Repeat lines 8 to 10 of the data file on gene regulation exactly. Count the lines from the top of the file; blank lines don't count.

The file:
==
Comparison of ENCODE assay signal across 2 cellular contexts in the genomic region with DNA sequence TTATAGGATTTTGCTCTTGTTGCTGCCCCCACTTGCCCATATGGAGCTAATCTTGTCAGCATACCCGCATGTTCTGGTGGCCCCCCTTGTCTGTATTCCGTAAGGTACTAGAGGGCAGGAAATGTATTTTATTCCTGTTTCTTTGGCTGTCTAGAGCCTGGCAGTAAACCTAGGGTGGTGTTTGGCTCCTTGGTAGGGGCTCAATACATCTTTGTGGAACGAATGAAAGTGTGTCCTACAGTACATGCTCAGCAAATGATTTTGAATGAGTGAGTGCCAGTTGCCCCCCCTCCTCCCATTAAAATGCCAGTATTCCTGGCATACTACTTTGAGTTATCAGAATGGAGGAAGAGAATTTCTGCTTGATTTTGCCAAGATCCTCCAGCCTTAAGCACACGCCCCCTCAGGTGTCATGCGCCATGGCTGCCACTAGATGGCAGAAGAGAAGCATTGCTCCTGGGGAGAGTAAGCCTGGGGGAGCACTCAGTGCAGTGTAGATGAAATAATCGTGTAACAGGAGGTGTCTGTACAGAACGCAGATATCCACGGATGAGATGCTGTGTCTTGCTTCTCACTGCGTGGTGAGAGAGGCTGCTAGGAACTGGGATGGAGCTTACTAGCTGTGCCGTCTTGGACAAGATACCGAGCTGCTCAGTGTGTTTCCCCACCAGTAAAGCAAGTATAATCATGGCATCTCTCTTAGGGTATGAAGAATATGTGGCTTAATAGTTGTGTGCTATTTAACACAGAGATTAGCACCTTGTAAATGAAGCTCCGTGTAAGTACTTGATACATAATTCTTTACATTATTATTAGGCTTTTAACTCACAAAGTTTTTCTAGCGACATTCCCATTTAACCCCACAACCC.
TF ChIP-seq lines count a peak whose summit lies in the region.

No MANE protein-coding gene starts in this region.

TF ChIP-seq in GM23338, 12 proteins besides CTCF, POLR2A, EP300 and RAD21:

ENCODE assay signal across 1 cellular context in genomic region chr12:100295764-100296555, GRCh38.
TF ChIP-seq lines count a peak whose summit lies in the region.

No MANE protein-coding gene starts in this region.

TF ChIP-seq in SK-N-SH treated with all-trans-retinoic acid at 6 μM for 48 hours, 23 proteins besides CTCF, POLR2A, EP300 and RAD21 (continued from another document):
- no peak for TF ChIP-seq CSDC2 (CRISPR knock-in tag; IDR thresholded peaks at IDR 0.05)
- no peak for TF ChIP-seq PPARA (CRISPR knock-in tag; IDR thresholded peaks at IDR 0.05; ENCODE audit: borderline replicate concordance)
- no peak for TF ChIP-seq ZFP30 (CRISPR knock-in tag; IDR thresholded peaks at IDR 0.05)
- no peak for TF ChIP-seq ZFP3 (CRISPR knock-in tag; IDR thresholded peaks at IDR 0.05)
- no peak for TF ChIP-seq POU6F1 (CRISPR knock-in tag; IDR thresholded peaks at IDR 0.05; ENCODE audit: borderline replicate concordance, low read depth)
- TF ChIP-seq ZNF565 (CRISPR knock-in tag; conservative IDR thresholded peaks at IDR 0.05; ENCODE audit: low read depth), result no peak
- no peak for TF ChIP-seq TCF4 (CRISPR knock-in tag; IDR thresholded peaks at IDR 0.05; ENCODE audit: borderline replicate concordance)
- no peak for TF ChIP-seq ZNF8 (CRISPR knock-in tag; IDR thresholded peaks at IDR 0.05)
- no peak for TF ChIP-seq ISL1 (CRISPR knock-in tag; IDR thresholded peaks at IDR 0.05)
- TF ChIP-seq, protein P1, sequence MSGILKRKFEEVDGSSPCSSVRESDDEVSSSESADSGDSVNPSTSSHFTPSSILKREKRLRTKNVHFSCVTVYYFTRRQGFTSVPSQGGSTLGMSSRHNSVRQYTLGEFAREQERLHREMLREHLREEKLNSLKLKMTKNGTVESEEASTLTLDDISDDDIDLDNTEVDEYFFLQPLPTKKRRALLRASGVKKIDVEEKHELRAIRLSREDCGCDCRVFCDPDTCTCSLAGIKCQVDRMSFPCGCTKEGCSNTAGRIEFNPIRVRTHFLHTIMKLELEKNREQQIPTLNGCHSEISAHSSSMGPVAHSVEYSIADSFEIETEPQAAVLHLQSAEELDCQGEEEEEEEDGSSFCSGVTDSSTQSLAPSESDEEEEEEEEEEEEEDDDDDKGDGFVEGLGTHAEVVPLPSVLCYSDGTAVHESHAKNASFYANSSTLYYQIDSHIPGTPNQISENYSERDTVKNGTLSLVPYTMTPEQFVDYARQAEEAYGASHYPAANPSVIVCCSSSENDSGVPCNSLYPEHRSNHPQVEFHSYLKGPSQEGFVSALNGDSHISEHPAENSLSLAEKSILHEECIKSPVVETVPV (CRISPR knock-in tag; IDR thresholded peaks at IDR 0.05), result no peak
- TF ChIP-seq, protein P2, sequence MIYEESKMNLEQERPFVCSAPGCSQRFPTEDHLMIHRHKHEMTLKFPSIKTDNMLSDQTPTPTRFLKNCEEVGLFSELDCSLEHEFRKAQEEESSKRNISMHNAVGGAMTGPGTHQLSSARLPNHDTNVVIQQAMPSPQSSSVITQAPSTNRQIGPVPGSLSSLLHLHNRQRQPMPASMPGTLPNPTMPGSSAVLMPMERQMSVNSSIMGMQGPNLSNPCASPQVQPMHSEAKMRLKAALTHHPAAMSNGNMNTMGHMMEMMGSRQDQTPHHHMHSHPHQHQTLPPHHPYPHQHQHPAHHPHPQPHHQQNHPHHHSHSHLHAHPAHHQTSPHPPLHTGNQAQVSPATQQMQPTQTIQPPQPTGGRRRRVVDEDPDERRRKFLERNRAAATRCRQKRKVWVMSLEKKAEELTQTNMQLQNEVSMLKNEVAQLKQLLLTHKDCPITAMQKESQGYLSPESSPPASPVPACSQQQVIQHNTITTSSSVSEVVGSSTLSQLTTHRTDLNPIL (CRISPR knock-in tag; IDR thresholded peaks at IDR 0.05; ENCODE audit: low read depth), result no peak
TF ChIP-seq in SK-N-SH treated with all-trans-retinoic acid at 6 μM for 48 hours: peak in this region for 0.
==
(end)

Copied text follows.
TF ChIP-seq in SK-N-SH treated with all-trans-retinoic acid at 6 μM for 48 hours, 23 proteins besides CTCF, POLR2A, EP300 and RAD21 (continued from another document):
- no peak for TF ChIP-seq CSDC2 (CRISPR knock-in tag; IDR thresholded peaks at IDR 0.05)
- no peak for TF ChIP-seq PPARA (CRISPR knock-in tag; IDR thresholded peaks at IDR 0.05; ENCODE audit: borderline replicate concordance)